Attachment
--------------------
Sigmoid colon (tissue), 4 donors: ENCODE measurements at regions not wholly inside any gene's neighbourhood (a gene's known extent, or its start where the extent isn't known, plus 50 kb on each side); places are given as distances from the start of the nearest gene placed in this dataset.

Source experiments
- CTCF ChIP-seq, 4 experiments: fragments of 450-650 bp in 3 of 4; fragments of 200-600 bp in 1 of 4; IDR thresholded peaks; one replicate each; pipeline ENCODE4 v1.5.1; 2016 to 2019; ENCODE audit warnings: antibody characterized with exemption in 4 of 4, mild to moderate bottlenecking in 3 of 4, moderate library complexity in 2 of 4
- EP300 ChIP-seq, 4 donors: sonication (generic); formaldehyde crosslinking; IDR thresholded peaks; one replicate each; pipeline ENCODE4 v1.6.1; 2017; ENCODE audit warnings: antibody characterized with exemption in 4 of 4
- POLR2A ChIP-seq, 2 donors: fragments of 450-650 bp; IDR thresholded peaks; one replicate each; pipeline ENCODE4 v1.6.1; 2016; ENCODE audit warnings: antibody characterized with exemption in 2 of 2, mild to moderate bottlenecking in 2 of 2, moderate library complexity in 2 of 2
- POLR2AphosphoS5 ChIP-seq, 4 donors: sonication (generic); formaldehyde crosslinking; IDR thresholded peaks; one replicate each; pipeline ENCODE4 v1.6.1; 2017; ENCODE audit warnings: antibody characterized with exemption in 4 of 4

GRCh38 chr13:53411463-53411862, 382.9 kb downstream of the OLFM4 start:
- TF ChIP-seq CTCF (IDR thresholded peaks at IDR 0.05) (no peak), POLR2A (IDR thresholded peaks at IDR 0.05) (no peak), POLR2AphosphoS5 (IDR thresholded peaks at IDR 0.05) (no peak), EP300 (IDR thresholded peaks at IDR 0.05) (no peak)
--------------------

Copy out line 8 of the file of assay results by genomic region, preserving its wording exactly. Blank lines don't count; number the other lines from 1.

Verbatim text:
- TF ChIP-seq CTCF (IDR thresholded peaks at IDR 0.05) (no peak), POLR2A (IDR thresholded peaks at IDR 0.05) (no peak), POLR2AphosphoS5 (IDR thresholded peaks at IDR 0.05) (no peak), EP300 (IDR thresholded peaks at IDR 0.05) (no peak)